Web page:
Speed Reads

Evidence-based medicine

The disappointing results of pay-for-performance medicine

One of the biggest complaints about the American healthcare system is how payments are mostly structured as fee-for-service — meaning that patients are charged for each test, operation, visit, etc., they receive. There are good reasons to think that leads to overtreatment, giving patients care they don't need (and may even harm them) in order to get more money.

This has led many hospitals and medical organizations to try out a "pay-for-performance" structure. The idea here is just as you'd expect: paying doctors when they achieve a good outcome for their patients, instead of just for each procedure performed. Aaron Carroll digs into the research below, and it turns out the results are not very impressive:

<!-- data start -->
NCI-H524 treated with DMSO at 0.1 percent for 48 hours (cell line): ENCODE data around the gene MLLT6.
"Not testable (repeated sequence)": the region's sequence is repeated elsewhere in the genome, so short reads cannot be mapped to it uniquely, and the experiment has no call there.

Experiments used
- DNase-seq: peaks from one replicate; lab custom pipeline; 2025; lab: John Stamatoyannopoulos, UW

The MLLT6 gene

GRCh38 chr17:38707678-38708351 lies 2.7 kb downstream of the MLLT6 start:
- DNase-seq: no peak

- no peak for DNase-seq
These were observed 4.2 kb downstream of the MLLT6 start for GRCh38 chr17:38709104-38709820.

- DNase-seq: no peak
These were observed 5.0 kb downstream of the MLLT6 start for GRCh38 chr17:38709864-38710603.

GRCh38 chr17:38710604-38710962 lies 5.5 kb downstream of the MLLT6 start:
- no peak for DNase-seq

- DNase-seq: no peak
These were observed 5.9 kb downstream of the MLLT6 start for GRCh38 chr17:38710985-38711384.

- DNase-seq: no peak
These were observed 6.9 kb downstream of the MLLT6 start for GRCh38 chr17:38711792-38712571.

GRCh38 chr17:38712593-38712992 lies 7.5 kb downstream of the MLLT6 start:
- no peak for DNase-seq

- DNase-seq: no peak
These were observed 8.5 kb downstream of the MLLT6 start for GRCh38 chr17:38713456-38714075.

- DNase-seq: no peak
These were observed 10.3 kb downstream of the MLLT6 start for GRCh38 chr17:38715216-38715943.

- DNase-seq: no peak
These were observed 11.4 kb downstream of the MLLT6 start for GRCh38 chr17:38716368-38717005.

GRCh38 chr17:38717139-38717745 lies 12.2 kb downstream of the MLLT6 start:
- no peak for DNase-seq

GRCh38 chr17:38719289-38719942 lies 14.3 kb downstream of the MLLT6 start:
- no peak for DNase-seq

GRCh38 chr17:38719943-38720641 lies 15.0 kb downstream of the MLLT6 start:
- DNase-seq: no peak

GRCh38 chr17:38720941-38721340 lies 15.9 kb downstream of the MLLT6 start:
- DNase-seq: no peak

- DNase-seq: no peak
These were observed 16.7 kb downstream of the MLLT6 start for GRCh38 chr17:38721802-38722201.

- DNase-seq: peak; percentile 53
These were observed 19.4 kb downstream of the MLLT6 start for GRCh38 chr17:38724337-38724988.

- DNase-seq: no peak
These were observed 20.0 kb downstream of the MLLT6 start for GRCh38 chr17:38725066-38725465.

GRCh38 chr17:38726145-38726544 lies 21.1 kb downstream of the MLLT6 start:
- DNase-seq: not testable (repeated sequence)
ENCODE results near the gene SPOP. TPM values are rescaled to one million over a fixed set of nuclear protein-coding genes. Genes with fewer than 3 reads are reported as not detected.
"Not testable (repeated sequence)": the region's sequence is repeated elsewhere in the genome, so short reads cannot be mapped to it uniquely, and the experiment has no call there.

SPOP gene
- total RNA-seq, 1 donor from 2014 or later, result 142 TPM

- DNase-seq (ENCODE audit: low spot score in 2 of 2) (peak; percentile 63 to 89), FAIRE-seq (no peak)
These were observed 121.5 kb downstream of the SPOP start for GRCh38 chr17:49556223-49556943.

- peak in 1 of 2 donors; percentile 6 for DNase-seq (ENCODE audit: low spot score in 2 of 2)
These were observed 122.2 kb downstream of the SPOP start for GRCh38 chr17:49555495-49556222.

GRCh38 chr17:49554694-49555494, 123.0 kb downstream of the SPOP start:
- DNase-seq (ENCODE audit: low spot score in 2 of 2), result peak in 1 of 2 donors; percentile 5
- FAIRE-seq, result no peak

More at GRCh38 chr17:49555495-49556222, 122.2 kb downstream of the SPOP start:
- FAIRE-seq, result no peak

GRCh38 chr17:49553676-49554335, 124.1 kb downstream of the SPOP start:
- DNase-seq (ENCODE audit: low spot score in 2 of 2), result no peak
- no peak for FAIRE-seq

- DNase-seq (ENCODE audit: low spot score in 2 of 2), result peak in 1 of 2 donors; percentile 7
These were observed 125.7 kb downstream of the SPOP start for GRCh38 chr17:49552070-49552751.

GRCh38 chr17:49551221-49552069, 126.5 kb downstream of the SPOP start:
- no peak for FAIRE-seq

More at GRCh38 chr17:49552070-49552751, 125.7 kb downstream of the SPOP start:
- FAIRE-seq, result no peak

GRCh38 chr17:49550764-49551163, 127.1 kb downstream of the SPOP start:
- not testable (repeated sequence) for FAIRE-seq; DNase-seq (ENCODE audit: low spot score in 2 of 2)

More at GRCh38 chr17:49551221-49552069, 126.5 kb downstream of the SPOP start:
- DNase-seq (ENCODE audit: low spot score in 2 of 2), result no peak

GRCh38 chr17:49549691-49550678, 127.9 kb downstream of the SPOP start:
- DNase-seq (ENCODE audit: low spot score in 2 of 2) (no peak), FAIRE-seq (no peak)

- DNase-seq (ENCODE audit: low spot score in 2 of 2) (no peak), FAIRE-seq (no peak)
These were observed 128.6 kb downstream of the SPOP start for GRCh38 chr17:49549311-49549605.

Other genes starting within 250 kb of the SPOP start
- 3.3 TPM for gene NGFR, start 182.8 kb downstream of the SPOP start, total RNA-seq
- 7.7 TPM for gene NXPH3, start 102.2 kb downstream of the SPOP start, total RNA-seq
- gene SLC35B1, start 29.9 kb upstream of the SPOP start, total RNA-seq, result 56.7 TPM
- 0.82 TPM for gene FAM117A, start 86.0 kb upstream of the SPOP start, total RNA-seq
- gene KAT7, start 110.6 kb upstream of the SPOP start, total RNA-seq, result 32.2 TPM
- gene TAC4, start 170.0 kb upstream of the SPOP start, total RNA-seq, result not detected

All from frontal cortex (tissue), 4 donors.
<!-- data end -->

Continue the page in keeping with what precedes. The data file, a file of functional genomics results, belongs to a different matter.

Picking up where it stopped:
Carroll doesn't go into this that much, but other research shows that financial motivators can actually impede creative thinking. Worth remembering as we continue to think about ways to improve our healthcare policy.